Morning Music was composed at the request of organist James David Christie and the Paramount Brass Quintet. The specifications called for a light-hearted work about ten minutes long, easy to rehearse, accessible to a wide variety of audiences and ending (in his words) with a "toe-tapper." The work observed the 100th anniversary of the birth of Paul Hindemith in 1895 and acknowledges the enormous influence his compositions and teaching have had on 20th and even 21st century music. I also made a special reference in choosing my title to his 1932 work for brass quartet entitled Morgenmusik. In the present work there are five movements. The first movement, Reveille, opens with a fanfare for two trumpets. The second movement, Sports, is athletic and angular. The fourth movement, Reflection, is a quiet and introspective melody for the horn. The fifth and final movement, March, is exuberant and brings the suite to a dramatic conclusion.

- Daniel Pinkham


The Huntington Brass Quintet
is unparalleled in its diversity of experience and ability. Founded in 1997 by a group of friends with a passion for chamber music, the Huntington Brass Quintet has quickly established itself as one of the country's premiere chamber ensembles. Through numerous grants and special commission and recording projects, they have appeared in countless concert series and universities nation-wide and have performed over three hundred youth programs throughout the country. The Huntington Brass Quintet has received grants from the National Endowment for the Arts, the New England Composers Recording Project, Chamber Music America, and the American Composers Forum Boston.


Huntington Brass Quintet
In 1999, the Huntington Brass Quintet was selected by Chamber Music America to participate in a "Rural Residency" grant funded by the National Endowment for the Arts. This grant relocated the Huntington Brass for one academic year to the town of Stephenville, Texas. Under the auspices of Chamber Music America and the New England Conservatory, the Huntington Brass Quintet implemented "Learning Through Music," a revolutionary new program that teaches interdisciplinary courses using the principles of music.

 

 

Other activities during their residency included performing regularly in the eight surrounding county schools and representing Chamber Music America and The New England Conservatory at Music Educators Conference nationwide. The Huntington Brass is the only chamber ensemble from New England to receive such a grant.

In addition to maintining their current residencies, the HBQ also maintains a heavy performance schedule that includes tours of Florida, California, Indiana, New York, and Texas. While on tour they have conducted master classes and performances at Duquesne University, University of Texas, Howard Paine University, Longy School of Music, Amherst College, the New England Conservatory of Music, and the University of Maryland. Members of HBQ also perform regularly with such orchestras as the Boston Symphony, the New World Symphony, the Boston Lyric Opera, the Boston Pops, the Boston Ballet, the Oregon Symphony, the Rochester Philharmonic, the Albany Symphony, and the Boston Philharmonic Orchestra.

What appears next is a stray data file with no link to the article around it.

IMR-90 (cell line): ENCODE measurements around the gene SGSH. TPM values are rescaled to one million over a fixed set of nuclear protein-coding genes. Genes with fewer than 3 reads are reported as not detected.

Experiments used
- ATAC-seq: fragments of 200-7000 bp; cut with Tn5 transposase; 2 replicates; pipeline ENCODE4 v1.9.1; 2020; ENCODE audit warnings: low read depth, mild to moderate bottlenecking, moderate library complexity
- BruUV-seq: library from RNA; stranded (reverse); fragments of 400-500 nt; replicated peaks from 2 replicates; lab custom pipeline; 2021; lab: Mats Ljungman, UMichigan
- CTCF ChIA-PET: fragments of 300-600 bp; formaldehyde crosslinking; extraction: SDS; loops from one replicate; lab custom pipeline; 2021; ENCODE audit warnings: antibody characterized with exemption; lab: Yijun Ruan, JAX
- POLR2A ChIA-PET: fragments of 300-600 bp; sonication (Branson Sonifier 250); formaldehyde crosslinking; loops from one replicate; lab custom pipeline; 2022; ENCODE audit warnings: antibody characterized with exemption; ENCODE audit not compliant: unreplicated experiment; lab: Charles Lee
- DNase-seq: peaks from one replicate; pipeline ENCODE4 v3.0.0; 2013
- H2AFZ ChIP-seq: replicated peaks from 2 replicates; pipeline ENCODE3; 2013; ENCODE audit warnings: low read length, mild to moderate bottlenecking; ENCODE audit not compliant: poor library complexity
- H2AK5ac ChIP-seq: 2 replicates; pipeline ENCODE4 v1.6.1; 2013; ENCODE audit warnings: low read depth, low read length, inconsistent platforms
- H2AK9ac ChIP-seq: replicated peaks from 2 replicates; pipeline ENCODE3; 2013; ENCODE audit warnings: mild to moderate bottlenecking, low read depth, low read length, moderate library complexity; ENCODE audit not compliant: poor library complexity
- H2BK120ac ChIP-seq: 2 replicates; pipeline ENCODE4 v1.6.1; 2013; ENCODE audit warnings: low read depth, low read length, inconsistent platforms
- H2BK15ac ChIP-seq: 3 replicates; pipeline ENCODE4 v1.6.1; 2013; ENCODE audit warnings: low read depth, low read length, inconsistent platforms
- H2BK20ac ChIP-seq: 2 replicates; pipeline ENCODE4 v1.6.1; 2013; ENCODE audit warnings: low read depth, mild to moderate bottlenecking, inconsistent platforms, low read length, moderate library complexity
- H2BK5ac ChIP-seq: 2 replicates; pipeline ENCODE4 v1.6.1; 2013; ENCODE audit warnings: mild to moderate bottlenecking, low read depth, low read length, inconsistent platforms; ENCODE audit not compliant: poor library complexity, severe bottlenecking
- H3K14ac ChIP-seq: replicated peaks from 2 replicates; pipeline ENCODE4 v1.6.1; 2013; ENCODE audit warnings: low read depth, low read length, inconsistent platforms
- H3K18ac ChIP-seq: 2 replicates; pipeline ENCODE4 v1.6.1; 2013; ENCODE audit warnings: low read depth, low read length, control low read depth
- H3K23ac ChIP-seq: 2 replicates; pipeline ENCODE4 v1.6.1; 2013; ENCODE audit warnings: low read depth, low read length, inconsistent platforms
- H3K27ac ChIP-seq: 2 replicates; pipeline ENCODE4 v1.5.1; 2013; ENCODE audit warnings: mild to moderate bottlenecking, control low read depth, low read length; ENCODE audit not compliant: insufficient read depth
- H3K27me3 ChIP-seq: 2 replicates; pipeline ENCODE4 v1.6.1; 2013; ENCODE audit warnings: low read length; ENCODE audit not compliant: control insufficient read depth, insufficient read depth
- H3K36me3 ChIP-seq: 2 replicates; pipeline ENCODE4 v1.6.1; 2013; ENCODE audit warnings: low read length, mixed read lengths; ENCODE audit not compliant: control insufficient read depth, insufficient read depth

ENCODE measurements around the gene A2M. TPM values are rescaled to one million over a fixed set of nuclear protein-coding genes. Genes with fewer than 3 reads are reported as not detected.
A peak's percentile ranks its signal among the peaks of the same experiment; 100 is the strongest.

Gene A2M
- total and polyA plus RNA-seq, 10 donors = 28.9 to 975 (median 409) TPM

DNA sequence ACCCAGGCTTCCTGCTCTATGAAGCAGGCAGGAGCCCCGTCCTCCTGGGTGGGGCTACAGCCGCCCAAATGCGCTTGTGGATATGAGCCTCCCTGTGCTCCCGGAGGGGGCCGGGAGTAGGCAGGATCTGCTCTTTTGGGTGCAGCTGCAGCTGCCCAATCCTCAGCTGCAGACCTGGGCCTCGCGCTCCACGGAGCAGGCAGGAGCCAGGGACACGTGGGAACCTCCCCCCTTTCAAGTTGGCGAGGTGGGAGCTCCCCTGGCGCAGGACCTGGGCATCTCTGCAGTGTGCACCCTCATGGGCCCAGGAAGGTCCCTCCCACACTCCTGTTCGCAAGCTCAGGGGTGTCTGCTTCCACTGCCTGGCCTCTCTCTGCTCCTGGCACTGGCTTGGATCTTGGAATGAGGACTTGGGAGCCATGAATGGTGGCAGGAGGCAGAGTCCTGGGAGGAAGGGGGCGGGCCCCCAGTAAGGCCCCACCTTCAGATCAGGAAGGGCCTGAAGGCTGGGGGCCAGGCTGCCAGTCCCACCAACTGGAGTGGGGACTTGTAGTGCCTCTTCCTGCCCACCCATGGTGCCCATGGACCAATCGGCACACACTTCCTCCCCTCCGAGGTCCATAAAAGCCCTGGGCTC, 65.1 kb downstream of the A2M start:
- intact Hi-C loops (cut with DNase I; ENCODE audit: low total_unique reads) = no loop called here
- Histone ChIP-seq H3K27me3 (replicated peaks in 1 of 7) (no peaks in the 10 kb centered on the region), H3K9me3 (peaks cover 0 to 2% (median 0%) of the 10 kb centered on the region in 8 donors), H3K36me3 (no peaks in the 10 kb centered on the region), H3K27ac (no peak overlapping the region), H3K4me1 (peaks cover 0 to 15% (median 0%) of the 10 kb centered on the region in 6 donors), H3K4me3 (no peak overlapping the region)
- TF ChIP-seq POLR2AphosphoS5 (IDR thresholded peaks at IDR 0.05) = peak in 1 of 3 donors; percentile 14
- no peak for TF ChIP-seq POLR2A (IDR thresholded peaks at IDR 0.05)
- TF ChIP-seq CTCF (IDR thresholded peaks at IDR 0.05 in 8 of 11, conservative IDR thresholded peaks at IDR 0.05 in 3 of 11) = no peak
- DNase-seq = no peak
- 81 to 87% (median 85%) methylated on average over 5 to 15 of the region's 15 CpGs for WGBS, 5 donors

For more information see www.ecmartists.com and www.huntingtonbrass.org.

Mark Emery, originally from Oregon, has been a member of the Huntington Brass Quintet since 1998. His orchestral career includes perforamnces with Oregon Symphony, Boston Ballet Orchestra, New Hampshire Symphony, Vermont Symphony, Boston Philharmonic, Boston Cecilia Orchestra, Pro Arte Chamber Orchestra, New World Symphony, and the Boston Modern Orchestra Project. Mark holds a Masters degree from the New England Conservatory. He was a two-time fellow at the Tanglewood Music Center where he was the winner of the Roger Voisin Trumpet Award in 2002. Mark was also a fellow of both the National Repertory Orchestra and the Roundtop Festival Institute. As a chamber musician and soloist, he has performed with the Empire Brass Quintet and the Callithumpian Consort led by Stephen Drury. Mark has given seminars and coachings at the University of Maryland and was a featured panelist at the Chamber Music America National Convention in 2000. He has made several recordings for the Oregon Catholic Press (OCP) label and was a featured soloist at the American Guild of Organists regional conference in 2003.


Tom Cupples, trumpet, is presently a freelance trumpet player in the Boston area where he serves as principal trumpet of the Vermont Symphony Orchestra and is on the faculty of the Winchester School of Music. In 1998 he interrupted his undergraduate studies at the New England Conservatory to perform as principal trumpet with the Haifa Symphony Orchestra in Haifa, Israel where he remained for two years. While in Haifa, Tom gave a solo performance of the Haydn Trumpet Concerto with the symphony and was a member of the New Haifa Brass Quintet. Tom has spent two years as a Fellow at the Tanglewood Music Center in Lenox, MA, and has also recently performed with the Boston Pops Esplanade Orchestra, the New Hampshire Symphony, and the Albany Symphony Orchestra. As a member of the Huntington Brass Quintet and as an individual, Tom has maintained an active role in the education of young musicians in the United States, Brazil, China, and Israel.